The artist is attempting to make an object which displays an expression of personal identity either by a narrative description of their perceptions or by creating an object which might help them to come to terms with their existence. These attempts are made through the creation of works of art, which make their effects on internal mental life by playing with and using those perceptual/thought functions and systems described earlier, and which manifest themselves in archetypal images and processes.
In terms of the viewer, one way of confusing the brain in the presentation of artistic images is by playing with the brain’s capacity to fill in gaps. When an artistic creation is presented that allows the viewer to fill in the gaps left by the artist, deliberately one would hope, the subsequent projection from the viewer’s mind into these holes makes them a co-participant in the creation of the image. The work then has the ability of not only being a projection of the artist’s consciousness but also at the same time that of the viewer. This technique, certainly much more common in Chinese and Japanese painting than in the west, makes for a powerful impact. In this case, not only would the image induce a fracture between perception and emotion, the viewers’ own “ghosts” have been let out to roam around the structure before them. The artist’s self-portrait becomes a mirror for the viewer.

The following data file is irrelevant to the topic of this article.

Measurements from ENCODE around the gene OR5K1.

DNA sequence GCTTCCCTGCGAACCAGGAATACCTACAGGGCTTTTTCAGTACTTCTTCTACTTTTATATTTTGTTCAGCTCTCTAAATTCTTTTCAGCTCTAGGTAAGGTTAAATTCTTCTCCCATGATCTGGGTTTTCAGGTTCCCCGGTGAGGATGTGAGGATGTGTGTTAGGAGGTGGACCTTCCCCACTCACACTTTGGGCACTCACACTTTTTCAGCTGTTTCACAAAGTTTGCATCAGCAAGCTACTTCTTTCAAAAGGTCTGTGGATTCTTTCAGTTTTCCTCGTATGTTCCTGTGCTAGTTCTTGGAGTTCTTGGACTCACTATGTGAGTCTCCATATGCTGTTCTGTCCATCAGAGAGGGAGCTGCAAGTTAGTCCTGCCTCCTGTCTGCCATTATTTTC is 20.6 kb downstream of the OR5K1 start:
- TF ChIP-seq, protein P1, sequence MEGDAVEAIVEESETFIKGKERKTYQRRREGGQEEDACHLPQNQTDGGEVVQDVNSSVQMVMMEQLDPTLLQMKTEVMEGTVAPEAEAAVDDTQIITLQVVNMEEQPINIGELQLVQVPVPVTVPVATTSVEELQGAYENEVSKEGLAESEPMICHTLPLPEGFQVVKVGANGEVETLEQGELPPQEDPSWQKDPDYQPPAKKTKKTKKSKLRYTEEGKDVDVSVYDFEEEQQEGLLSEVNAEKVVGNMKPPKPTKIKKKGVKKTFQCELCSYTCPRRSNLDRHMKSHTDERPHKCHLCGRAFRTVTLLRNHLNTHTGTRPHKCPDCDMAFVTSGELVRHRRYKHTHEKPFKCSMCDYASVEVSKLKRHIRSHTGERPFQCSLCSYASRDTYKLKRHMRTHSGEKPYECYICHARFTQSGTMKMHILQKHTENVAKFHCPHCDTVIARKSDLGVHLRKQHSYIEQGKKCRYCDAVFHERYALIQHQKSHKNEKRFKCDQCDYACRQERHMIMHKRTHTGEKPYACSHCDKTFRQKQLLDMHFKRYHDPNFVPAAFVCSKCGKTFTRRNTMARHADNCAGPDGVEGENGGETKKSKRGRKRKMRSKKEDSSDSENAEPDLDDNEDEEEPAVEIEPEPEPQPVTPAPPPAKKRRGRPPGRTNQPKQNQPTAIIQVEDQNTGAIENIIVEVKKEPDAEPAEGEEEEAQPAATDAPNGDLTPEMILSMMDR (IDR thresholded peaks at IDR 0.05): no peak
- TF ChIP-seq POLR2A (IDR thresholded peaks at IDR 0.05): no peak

Perhaps the question most urgent at the bottom of all this is “What is the basis of our actions?” The truths that are being revealed should liberate us from old, outworn, damaging and often imposed self images. We are being handed the power not only to create ourselves, but to recreate ourselves (and that over and over again). The work of the artist of the future should be to consolidate that liberty, to insist on the complexity of things, confirm the uniqueness of the individual and above all to invent relevant stories for all of us to use in the journey to self-consciousness.
Adapted from a research article on
the brain and creativity
Gary Kennard, 2005.